While seeking to act on these principles certainly helps us narrow our focus, unburden our consciences from unnecessary guilt and walk in the good works for which Christ has redeemed us, a great deal of wisdom is needed in pressing forward. Additionally, caring for others costs time, energy and resources. Yet, as we remember that Christ poured out his soul and offered His body for us in order to care for the deepest needs of our soul, we too should be motivated to seek to assist those in need. 

Nothing Like It in All the World

Recently, in my Bible reading, I came to the book of Jonah (I've been working through the Minor Prophets). It struck me how remarkable this message is compared to everything else in the ancient world. Homer was a contemporary of Jonah (mid 8th century b.c.), and his epic books of the early Grecian world fascinate readers today with themes of war and peace, honor and disgrace, love and hatred. A few decades later, Hesiod would put down the definitive version of Greek mythology, starting with the god Chaos and ending up with the petty, self-absorbed deities of the pantheon. In such radical contrast, Jonah tells of the prophet's frustration with God amidst the terrors of the Assyrian threat to Israel. What is Jonah's complaint? That God has grace for the wicked. The Lord sends his prophet to preach judgment to the capital of the enemy nation. But Jonah knows the Lord intends mercy through repentance and faith. The final chapter of Jonah explores the pathos of a holy man who struggles to embrace the surpassing grace of a God who forgives the ungodly out of his own wellspring of love. As literature, where will you find something to rival this message, which is also the sacred revelation of the true and living God?

I wonder as we read our Bibles, returning to long-familiar books like Jonah, if we realize that we are encountering a message that is like nothing else in all the world. Where else will you discover that your own sin is the great problem of your life - not the sins of others and the petty squabbles about which you obsess - and that a God of love is working in you to surrender to his grace. Where else in all the world will you discover a message that tells you to rest in the mercy of God and spread his gospel of hope to all the world? The answer is that there is nothing like the Word of God in all the world. As Micah marveled right around the time that Hesiod was conjuring up tales of Zeus and his cronies: "Who is a God like you, pardoning iniquity and passing over transgression for the remnant of his inheritance? He does not retain his anger forever, because he delights in showing mercy" (Mic. 7:18). There is no God like our God. There is nothing in all the world so marvelous and true as his gospel of grace.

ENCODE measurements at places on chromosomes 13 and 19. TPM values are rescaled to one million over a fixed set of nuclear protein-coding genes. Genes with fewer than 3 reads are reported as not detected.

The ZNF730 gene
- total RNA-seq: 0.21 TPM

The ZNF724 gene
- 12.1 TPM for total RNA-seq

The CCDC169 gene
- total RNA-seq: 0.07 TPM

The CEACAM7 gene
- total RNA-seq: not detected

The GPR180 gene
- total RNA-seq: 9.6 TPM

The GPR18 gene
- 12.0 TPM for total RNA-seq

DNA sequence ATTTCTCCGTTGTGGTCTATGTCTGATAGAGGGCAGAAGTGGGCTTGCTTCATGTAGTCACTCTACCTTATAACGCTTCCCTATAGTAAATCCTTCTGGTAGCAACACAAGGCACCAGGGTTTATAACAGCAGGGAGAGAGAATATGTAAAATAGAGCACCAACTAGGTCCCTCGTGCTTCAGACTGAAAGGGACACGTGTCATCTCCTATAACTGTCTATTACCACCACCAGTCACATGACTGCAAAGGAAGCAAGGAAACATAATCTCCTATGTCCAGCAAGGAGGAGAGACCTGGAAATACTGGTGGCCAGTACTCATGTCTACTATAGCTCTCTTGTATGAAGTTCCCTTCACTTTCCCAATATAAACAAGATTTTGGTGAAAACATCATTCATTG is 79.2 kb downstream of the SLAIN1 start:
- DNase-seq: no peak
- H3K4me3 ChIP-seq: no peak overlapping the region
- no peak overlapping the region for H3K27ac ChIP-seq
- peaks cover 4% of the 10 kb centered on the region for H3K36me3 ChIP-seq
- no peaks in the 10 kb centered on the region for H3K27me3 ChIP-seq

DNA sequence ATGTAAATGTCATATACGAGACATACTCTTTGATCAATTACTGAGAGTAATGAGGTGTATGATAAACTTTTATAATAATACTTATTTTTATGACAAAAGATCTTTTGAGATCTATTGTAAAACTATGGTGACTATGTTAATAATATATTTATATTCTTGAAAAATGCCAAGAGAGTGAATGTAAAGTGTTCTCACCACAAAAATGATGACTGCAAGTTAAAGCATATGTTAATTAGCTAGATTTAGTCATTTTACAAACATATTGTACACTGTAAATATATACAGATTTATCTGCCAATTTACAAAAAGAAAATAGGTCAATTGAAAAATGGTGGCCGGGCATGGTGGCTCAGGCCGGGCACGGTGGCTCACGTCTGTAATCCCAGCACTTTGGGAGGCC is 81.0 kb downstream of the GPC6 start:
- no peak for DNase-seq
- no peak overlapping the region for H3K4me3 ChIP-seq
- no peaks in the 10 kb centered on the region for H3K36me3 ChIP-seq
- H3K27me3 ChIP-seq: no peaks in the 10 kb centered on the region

The Gentleness and Fierceness of Christ

Isaiah's first Servant Song (Is.42:1-4) pictures a Servant who is gentle, patient, unthreatening and tender hearted. It is a magnificent portrait of the Lord Jesus Christ, the perfect Servant of the Lord. It is remarkable that in his recorded public ministry, on only one occasion did Jesus draw attention to his personal character: "Come to me all you who are weary and burdened and I will give you rest. Take my yoke upon you and learn of me for I am gentle and lowly of heart" (Matt.11:28-30). There are few more heart-warming and encouraging words in the Bible. This is God the Son, in the frailty of our flesh, holding out himself to weary, broken and burdened sinners, calling them to come to him and be made whole in his merciful, gentle and kind embrace.

But there is another "side" to the Lord Jesus Christ. Commenting on Ps.110:6, "He (i.e. God's Messiah King) will execute judgment among the nations, filling them with corpses; he will shatter Chiefs over the wide earth," John Calvin wrote: 

"Should any one be disposed to ask, Where then is that spirit of meekness and gentleness with which the Scripture elsewhere informs us he shall be endued? Is. 42:2-3; 61:1-2; I answer, that, as a shepherd is gentle towards his flock, but fierce and formidable towards wolves and thieves; in like manner, Christ is kind and gentle towards those who commit themselves to his care, while they who wilfully and obstinately reject his yoke, shall feel with what awful and terrible power he is armed. In Ps 2:9, we saw that he had in his hand an iron scepter, by which he will beat down all the obduracy of his enemies; and, accordingly, he is here said to assume the aspect of cruelty, with the view of taking vengeance upon them. Wherefore it becomes us carefully to refrain from provoking his wrath against us by a stiff-necked and rebellious spirit, when he is tenderly and sweetly inviting us to come to him."